By EMILY FREDRIX,
OMAHA, Dec. 17, 2005 (AP) - With the Holy Mother behind him and a picture of Pope John Paul II before him, John Lillis looks at his microphone and talks about how radio will revitalize the Roman Catholic Church.
Heeding the late pope's call to evangelize and spread the message of the church, Lillis and many other Catholic lay people are planning to start stations across the country. They're hoping that a so-called "window of opportunity" from the Federal Communications Commission makes their goal even easier. The window is the only time that nonprofit groups, including churches, universities and public safety groups, can apply for low-power FM stations.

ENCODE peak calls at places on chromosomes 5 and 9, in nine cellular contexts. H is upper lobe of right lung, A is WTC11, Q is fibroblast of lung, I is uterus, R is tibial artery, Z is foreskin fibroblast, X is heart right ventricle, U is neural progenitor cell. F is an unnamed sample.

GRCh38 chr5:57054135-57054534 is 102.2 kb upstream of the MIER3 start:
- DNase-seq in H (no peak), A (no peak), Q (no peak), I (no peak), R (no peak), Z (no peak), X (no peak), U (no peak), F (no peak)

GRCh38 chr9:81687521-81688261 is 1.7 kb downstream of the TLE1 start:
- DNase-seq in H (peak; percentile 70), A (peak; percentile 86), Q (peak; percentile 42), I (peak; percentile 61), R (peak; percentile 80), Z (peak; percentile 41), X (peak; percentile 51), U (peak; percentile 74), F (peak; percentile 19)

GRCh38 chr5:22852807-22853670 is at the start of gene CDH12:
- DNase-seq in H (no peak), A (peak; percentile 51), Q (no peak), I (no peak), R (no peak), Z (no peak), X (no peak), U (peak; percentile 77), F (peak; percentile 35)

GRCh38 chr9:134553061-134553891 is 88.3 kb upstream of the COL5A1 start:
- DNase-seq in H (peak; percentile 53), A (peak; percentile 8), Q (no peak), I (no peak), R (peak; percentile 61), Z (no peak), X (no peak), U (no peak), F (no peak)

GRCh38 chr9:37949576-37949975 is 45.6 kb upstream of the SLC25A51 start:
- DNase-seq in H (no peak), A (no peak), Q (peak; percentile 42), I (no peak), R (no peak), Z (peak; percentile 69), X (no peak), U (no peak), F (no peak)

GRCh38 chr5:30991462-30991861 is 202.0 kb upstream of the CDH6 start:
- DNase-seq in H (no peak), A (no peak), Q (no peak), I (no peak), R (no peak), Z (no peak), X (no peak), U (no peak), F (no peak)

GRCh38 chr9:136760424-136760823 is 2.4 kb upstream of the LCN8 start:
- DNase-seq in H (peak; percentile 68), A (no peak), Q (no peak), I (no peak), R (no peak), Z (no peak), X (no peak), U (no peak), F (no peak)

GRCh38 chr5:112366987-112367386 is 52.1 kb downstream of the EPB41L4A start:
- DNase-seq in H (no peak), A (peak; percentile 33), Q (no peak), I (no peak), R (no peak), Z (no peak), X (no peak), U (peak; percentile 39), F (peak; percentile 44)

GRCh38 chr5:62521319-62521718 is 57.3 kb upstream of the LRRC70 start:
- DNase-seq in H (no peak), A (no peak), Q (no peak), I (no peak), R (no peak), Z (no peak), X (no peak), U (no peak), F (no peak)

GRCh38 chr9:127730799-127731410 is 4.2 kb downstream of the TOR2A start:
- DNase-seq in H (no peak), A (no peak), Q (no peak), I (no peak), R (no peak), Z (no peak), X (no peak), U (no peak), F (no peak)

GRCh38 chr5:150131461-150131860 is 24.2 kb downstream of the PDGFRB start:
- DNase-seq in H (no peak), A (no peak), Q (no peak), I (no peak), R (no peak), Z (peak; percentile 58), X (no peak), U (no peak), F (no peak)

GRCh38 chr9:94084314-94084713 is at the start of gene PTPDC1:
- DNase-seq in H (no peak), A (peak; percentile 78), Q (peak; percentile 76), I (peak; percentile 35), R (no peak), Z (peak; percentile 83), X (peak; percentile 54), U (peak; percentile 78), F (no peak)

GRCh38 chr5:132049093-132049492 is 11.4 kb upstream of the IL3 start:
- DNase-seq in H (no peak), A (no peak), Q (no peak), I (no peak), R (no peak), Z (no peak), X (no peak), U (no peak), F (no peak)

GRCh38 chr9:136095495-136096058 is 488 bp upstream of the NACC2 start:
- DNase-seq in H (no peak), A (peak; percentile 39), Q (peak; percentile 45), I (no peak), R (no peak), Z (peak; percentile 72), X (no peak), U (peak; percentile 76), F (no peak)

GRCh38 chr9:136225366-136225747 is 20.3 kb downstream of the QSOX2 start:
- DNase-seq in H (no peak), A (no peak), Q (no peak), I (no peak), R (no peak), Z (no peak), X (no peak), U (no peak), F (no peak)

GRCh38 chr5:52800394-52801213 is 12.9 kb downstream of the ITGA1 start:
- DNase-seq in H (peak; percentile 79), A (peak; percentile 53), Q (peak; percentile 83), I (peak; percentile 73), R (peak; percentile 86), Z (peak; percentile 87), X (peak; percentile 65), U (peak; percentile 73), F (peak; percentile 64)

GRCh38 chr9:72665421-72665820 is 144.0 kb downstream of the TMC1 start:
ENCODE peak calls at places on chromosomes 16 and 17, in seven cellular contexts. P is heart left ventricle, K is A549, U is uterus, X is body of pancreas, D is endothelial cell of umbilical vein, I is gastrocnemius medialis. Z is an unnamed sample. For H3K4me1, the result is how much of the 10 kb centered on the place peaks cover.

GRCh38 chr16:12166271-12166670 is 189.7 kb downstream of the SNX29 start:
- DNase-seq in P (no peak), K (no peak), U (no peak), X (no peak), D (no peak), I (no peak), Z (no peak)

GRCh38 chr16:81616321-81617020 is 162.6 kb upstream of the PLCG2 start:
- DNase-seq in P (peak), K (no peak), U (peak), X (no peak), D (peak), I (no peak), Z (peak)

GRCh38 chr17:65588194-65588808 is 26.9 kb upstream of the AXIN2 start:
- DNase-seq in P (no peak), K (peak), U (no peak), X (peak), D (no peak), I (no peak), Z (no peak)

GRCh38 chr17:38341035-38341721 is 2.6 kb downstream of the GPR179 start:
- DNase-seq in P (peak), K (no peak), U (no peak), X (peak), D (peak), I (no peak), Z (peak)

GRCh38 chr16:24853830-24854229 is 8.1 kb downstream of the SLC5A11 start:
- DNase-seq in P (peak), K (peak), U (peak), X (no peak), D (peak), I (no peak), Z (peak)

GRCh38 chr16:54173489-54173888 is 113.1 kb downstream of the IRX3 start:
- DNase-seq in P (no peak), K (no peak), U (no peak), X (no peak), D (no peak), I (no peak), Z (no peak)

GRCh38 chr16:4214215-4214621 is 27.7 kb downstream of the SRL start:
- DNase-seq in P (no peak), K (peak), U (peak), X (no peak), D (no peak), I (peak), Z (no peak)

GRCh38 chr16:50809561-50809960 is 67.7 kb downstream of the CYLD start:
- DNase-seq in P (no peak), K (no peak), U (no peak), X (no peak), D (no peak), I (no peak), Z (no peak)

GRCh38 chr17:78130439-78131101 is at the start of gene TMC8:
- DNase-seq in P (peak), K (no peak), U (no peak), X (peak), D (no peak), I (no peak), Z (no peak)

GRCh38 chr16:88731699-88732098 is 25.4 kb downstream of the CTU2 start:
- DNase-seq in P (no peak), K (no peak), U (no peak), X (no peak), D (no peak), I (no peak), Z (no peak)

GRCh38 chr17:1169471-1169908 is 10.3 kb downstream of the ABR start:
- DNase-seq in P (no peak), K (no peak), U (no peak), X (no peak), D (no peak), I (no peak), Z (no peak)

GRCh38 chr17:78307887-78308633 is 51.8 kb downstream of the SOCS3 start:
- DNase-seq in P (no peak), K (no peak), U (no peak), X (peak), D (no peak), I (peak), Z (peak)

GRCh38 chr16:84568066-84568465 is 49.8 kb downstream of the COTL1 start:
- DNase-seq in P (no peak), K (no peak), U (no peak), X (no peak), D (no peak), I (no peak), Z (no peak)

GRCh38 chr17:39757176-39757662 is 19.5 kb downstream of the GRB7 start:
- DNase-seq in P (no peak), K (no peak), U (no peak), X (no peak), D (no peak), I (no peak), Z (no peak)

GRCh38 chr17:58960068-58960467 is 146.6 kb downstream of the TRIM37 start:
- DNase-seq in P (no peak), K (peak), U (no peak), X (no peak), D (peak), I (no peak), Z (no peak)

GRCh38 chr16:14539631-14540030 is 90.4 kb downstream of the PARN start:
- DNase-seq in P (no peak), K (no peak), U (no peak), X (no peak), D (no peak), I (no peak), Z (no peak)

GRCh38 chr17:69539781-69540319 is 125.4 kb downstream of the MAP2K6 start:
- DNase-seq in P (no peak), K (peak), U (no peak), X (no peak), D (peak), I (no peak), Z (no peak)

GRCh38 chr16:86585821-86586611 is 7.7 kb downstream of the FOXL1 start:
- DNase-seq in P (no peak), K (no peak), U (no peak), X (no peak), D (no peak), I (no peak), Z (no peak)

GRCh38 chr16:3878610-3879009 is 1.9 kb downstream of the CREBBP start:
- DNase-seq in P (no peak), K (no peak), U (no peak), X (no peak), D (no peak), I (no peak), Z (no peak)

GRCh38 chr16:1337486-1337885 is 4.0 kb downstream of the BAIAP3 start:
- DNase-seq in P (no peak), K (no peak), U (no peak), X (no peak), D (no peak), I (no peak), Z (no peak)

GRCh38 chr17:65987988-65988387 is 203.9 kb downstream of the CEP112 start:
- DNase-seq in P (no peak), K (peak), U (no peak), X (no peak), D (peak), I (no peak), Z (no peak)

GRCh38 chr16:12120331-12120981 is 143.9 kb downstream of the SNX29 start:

"We want to have somebody listen safely and anonymously. The only way to do that is to help stations get off the ground," said Lillis, a longtime broadcaster from Omaha who consults with people wanting to start their own Catholic stations.
Religious radio is huge. Behind news talk and country, it was the third-most numerous format of radio stations in the country in 2004, according to the radio research firm Arbitron. There were 2,014 religious stations in the firm's last count, up from 1,089 in 1998.
But Catholic stations number about 120, the Catholic Radio Association reports.
"We're not an infant anymore but we're barely a toddler," said Stephen Gajdosik, president of the Charleston, S.C.-based trade group for Catholic radio.